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  • Sheela M.

Tantrums - How We Triumphed Them

You will hear from most parents, that having children absolutely changed their lives! They will speak about the love, the cuddles, and your heart growing so much bigger than you knew it could! It truly is one of the most rewarding feelings. But what about the journey of parenthood? As rewarding as it is, it will also be the most difficult transitions you make in your life as a person. Whoever you were before you had kids, will change drastically as soon as this new person comes into your arms. Your level of patience is tested to the maximum as you transition through every stage of your child's life. From the newborn stage, to toddler life, to a preschooler, you will learn so much about your new baby, their cues, what bothers them, makes them cry, and sometimes you will be just guessing what they could possibly want!

Newborn baby sleeping

Over the years my own parenting style changed quite a bit. I tapped into what I had learned as a psychology major, and I am so glad that I did! The biggest tip I can share, is that communication is KEY, even from an extremely young age. Children will mimic what they see in their parents, even as babies. If you raise your voice when you are frustrated, they will do the same. If you spank your kids because you are upset with them, they will learn that physical violence will get them their way. You cannot have one set of rules for yourself, and another set for your kids. "Because I said so" just doesn't work, and more than likely results in very frustrated or confused children in the long run. If you want your children to grow up as confident individuals who know how to maintain successful friendships and relationships, then demonstrate the right level of communication to them.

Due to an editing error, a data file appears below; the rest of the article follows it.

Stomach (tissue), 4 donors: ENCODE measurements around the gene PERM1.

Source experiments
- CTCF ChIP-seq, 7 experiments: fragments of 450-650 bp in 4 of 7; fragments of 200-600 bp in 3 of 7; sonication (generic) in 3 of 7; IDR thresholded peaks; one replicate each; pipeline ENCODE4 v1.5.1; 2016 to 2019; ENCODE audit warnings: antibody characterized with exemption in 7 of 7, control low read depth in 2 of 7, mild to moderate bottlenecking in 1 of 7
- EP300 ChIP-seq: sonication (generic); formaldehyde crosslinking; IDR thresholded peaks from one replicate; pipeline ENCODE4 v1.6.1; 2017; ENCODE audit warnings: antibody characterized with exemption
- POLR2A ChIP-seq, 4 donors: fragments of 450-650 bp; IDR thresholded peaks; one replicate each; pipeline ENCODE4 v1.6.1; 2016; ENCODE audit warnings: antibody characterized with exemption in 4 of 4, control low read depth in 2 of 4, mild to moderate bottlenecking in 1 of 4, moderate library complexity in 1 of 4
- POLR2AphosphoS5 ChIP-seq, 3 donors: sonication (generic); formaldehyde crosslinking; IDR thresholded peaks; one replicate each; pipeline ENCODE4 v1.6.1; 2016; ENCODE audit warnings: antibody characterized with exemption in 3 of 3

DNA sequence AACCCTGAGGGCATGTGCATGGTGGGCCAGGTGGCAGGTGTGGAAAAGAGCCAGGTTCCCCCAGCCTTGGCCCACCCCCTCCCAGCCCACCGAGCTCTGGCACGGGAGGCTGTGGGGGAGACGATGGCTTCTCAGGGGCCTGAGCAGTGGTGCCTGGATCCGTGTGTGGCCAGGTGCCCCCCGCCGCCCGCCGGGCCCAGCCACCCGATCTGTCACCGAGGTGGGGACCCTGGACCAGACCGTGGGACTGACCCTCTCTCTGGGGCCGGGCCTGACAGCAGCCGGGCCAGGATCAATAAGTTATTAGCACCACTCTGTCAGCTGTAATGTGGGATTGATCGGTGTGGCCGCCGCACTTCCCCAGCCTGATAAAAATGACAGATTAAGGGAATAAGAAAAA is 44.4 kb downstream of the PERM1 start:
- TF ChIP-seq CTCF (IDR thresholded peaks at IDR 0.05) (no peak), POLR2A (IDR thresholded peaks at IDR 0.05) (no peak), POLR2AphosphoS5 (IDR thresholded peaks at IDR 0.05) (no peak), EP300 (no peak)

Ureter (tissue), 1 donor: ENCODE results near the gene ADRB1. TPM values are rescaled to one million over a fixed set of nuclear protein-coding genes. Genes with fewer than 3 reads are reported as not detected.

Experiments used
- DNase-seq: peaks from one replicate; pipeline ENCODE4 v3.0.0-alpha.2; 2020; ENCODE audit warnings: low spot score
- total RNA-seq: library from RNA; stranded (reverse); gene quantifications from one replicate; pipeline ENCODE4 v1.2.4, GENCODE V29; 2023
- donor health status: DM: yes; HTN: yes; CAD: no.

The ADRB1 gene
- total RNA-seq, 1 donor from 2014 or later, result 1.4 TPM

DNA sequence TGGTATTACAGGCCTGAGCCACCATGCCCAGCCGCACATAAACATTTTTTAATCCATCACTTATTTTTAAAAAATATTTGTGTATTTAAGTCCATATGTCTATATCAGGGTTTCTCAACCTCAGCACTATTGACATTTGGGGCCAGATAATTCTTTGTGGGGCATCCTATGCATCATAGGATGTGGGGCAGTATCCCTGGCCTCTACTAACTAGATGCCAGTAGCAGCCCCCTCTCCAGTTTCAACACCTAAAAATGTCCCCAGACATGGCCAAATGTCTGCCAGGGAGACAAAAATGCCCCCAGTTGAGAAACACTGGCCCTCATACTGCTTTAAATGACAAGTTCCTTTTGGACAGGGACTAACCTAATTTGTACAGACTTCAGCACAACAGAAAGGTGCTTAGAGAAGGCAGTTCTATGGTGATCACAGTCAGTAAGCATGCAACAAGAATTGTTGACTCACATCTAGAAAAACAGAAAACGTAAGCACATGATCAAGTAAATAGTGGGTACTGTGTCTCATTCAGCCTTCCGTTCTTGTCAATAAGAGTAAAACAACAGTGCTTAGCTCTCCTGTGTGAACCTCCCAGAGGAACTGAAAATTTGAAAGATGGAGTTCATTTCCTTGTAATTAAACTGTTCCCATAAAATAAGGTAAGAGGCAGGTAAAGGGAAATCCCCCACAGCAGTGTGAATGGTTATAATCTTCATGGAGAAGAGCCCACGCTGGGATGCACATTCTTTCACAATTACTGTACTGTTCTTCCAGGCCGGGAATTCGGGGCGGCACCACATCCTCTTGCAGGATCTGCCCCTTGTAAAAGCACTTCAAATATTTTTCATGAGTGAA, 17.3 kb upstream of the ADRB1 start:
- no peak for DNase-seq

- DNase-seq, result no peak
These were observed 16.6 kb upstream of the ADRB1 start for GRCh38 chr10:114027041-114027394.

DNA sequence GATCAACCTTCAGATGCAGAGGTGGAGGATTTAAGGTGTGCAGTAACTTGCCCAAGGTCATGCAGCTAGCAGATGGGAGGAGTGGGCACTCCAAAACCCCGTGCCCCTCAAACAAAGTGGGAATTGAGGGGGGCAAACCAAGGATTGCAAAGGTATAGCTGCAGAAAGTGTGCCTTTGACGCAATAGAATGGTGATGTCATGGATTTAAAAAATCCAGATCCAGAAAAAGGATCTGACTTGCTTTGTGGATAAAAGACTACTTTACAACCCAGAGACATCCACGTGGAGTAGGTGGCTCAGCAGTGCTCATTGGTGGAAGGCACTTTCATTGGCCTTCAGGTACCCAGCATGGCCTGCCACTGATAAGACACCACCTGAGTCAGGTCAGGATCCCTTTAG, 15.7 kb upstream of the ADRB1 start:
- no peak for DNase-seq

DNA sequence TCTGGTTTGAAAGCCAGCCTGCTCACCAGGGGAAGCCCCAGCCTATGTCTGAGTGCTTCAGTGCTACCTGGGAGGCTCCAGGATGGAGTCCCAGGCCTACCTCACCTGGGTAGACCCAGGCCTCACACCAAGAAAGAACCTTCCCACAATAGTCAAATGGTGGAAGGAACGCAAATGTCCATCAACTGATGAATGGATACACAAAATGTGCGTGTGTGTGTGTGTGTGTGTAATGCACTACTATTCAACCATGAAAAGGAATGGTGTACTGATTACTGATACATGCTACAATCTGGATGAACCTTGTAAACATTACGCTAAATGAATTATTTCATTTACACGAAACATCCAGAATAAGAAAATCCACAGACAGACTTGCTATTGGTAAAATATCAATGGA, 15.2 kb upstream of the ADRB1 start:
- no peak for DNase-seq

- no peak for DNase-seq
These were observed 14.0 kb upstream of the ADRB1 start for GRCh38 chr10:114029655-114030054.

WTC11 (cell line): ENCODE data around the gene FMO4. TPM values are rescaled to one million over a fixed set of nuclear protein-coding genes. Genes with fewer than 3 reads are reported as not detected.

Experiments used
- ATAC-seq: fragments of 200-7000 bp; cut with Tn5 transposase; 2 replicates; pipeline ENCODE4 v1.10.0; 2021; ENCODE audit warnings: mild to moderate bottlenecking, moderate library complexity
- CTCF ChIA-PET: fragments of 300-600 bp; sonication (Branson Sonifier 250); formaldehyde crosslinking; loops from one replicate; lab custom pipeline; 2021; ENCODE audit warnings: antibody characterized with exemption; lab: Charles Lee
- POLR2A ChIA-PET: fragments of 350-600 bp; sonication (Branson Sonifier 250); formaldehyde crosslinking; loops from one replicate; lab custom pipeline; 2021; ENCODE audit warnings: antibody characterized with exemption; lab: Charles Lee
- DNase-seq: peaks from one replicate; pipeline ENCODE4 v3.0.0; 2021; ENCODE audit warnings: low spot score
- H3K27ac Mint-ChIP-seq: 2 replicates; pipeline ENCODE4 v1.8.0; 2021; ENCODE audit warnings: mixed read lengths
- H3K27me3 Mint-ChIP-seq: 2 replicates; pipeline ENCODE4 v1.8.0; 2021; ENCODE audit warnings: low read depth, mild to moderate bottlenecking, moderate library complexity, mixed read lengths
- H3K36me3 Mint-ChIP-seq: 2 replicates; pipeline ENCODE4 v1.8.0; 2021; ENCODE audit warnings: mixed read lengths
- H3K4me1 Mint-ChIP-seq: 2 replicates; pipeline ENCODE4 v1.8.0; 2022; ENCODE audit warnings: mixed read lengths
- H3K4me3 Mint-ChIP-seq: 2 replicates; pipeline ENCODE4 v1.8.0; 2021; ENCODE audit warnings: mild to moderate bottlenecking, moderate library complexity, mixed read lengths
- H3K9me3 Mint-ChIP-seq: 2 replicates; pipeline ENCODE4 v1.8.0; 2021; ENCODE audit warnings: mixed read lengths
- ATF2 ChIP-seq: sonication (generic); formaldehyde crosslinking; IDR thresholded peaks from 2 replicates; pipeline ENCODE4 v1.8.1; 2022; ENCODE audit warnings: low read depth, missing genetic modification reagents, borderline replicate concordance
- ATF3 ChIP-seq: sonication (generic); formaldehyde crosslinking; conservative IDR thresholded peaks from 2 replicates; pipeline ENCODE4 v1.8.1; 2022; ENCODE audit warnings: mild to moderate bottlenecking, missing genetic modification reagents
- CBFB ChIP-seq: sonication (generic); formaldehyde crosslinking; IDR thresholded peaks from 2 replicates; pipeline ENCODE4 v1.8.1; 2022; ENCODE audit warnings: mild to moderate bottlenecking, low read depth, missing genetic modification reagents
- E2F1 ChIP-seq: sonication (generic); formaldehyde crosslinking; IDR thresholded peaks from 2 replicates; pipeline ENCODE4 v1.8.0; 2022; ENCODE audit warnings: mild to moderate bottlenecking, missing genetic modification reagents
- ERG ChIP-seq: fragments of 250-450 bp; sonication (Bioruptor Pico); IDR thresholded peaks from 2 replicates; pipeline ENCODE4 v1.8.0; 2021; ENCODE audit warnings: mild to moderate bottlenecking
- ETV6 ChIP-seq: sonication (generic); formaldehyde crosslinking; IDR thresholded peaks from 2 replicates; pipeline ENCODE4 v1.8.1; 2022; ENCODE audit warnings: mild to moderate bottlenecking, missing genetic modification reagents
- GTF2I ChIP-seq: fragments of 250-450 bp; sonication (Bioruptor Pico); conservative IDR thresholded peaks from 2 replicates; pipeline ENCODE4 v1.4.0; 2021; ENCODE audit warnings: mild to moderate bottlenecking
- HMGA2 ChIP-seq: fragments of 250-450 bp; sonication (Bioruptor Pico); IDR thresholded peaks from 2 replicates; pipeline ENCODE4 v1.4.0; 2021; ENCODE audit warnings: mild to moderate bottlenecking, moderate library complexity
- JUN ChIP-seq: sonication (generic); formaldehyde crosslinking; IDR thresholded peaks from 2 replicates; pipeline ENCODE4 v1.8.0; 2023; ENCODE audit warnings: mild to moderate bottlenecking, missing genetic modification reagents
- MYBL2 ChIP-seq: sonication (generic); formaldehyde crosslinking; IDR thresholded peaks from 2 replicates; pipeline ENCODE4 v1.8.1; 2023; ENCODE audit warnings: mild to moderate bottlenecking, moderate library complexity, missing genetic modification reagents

Family enjoying screen time together


How you speak to your partner will have a huge impact on what your children learn to mimic in their future relationships. Not just when things are going well, but when you are unhappy or frustrated, does your tone of voice come across as respectful, or scary?

The same can be said for the opposite. What are you "putting up with" in the presence of your children? Are you teaching them to be submissive and be okay with poor behaviour? Or are you teaching them to be respected by their future partners as well? It all comes down to communication, and how you choose to do that as an adult.

Child being yelled at by her parents


We are all guilty of this. We are human, we get overwhelmed, and triggered and overstimulated. And for those of us who never learned to regulate feelings in a positive way, it may often result in lots of yelling. But what does this teach our children in the long run? It sets the example, that if you are not at your best or not getting your way, it permits you to raise your voice and start yelling at people around you. Ever wonder why your kids start screaming and crying when they don't get their way? They are tiny humans who have not learned how to navigate their emotions yet and calm themselves down. A skill that many adults have not even mastered in their lives, so how are we expecting young kids to be able to do it? And for the younger ones, they may not even be speaking clear sentences yet, so their language IS crying! It is how they communicate something is not right. The good thing is, we as adults, can teach them how to learn this skill, provided we are willing to learn it first.